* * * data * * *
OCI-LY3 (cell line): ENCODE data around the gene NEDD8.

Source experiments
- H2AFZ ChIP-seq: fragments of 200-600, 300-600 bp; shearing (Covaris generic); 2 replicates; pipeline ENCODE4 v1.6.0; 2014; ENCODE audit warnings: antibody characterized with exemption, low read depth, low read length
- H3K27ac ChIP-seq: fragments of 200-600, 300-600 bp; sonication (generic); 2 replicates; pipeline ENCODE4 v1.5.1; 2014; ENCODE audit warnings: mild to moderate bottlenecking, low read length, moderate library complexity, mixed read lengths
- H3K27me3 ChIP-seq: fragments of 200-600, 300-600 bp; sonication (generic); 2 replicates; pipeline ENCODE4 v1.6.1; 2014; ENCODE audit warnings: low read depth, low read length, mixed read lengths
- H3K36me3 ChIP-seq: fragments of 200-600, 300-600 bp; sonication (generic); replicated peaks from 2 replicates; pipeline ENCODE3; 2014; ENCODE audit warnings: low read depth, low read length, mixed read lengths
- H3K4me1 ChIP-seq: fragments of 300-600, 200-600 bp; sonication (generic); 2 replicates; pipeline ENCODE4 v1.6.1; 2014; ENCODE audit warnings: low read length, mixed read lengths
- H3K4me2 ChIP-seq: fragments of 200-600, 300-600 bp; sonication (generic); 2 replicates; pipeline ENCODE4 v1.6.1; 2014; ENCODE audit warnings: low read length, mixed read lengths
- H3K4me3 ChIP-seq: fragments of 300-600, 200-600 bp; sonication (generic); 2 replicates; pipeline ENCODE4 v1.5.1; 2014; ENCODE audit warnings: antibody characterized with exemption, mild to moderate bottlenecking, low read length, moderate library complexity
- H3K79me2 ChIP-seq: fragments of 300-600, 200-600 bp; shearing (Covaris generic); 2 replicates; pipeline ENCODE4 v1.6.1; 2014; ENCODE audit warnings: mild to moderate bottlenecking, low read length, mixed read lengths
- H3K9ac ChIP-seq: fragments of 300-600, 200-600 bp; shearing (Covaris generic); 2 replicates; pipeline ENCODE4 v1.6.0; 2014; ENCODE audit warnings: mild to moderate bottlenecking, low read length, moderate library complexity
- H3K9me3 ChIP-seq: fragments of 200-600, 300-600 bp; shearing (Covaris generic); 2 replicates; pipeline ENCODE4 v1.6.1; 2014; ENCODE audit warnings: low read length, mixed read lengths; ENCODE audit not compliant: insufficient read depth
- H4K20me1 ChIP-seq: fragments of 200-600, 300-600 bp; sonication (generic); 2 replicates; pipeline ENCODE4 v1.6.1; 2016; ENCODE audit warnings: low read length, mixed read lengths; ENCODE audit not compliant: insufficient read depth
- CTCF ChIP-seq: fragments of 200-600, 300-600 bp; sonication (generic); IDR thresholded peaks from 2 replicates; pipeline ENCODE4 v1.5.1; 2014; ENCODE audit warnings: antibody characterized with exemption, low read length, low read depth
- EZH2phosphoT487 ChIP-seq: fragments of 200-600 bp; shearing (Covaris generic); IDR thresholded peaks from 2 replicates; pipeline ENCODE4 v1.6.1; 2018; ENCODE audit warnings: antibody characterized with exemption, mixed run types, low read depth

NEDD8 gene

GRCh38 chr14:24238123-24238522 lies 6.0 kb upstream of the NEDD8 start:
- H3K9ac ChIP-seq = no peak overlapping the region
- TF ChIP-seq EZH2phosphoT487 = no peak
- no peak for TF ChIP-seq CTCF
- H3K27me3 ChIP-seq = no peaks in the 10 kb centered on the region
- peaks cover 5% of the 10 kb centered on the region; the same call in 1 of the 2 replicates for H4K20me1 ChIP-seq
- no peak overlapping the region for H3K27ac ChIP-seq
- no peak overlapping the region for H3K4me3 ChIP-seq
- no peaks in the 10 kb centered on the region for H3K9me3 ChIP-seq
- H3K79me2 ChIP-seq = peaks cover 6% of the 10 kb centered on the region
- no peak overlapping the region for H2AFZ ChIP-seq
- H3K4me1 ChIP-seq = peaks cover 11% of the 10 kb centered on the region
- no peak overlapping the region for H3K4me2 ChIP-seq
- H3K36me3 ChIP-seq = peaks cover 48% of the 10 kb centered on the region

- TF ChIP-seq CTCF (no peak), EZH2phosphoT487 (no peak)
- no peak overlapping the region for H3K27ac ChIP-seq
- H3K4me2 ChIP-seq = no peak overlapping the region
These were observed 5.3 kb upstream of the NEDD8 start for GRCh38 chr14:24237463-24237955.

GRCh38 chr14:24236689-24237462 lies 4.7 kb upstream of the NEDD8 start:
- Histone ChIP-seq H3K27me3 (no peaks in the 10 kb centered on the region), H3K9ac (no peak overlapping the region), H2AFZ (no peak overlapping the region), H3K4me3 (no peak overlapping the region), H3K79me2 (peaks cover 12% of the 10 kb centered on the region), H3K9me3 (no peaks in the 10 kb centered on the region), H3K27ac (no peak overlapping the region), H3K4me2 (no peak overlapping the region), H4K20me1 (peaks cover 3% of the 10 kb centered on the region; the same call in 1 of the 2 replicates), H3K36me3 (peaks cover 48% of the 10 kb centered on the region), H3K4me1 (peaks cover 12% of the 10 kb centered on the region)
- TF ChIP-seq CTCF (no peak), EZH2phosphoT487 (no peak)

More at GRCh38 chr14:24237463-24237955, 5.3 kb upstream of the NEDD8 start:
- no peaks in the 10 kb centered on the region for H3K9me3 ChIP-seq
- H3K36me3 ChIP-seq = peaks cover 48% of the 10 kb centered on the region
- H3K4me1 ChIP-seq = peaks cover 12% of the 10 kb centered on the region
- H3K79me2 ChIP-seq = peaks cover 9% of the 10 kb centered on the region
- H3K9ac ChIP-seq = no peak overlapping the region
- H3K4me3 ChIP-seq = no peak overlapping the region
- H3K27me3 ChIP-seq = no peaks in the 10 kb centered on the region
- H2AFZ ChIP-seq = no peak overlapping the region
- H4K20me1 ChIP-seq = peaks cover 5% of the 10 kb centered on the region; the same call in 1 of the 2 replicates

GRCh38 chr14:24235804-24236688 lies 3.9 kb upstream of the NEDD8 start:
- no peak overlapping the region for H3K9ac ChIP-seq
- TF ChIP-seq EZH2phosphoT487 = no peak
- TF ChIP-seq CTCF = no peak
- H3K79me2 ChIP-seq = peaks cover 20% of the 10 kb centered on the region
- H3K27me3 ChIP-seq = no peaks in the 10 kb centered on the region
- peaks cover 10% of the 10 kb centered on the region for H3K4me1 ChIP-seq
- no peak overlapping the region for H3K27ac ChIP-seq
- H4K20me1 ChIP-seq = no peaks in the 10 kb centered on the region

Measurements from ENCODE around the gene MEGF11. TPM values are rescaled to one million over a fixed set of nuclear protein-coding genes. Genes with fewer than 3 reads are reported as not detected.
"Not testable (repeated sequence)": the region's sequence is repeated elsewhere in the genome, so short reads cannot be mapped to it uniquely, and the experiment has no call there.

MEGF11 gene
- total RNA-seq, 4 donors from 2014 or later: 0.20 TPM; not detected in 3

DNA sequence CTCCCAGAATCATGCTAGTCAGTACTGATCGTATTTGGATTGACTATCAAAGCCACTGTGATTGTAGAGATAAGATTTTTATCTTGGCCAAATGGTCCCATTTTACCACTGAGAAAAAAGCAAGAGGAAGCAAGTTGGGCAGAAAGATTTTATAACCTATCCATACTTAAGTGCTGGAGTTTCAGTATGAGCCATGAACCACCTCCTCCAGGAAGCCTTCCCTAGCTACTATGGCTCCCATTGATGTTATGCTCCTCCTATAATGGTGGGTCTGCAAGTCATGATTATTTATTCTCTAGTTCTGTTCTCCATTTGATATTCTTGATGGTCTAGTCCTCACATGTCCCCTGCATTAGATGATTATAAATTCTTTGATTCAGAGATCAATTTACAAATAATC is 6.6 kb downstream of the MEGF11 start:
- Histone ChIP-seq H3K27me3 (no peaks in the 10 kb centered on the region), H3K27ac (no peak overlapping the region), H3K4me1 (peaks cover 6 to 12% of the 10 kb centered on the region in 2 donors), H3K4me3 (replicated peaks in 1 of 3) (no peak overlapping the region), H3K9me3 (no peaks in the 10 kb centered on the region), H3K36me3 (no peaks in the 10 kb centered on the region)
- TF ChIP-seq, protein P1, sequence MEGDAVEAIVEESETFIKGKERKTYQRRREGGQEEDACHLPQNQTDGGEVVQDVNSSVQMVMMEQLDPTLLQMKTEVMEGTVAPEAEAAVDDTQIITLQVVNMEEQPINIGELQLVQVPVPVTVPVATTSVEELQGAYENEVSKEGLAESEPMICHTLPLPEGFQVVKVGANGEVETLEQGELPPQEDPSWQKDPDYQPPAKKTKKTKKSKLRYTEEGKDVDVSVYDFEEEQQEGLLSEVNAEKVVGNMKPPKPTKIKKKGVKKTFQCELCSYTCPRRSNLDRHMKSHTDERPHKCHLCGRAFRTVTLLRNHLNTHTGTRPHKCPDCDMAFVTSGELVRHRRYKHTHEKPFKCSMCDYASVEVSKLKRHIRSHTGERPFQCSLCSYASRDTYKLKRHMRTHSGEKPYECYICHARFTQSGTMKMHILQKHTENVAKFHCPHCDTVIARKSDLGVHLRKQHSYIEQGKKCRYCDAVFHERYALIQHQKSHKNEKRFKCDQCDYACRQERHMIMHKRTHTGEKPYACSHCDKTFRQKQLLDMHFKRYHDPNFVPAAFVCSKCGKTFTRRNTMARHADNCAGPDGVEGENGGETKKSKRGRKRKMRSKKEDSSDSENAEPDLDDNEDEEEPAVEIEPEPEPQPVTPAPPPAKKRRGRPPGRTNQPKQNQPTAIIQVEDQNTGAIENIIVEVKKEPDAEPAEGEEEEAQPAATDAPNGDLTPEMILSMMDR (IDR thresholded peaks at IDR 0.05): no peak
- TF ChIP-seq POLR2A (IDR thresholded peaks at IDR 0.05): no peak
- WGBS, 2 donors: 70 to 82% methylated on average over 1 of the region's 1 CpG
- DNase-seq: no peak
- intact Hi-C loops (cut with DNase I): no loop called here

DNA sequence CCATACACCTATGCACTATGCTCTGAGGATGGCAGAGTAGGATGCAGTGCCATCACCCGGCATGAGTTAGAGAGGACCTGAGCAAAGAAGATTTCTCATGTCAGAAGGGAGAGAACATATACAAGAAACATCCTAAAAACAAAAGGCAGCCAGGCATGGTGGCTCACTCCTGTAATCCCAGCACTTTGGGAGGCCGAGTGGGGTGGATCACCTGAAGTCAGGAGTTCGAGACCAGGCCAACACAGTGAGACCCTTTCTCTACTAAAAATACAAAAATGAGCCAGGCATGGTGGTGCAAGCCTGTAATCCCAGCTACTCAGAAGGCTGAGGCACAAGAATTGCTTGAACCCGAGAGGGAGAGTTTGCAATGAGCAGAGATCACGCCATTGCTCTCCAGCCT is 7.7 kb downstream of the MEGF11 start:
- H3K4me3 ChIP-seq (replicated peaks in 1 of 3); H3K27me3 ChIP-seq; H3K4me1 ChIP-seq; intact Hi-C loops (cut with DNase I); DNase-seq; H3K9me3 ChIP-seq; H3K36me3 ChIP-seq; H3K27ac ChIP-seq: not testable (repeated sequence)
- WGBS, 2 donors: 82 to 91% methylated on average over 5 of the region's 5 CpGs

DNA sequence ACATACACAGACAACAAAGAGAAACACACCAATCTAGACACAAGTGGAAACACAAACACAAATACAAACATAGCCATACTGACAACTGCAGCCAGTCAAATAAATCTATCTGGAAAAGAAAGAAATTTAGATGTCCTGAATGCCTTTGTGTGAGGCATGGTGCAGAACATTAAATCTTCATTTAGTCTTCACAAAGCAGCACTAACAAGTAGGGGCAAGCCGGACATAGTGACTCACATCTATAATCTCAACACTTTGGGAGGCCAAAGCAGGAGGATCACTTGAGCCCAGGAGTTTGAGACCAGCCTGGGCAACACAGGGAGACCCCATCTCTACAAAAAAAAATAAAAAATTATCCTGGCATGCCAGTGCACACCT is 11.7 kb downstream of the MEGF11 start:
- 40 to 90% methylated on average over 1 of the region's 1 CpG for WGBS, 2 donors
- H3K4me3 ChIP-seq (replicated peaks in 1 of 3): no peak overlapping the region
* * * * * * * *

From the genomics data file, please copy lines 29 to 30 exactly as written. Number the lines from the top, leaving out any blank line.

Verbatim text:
- no peak overlapping the region for H3K4me2 ChIP-seq
- H3K36me3 ChIP-seq = peaks cover 48% of the 10 kb centered on the region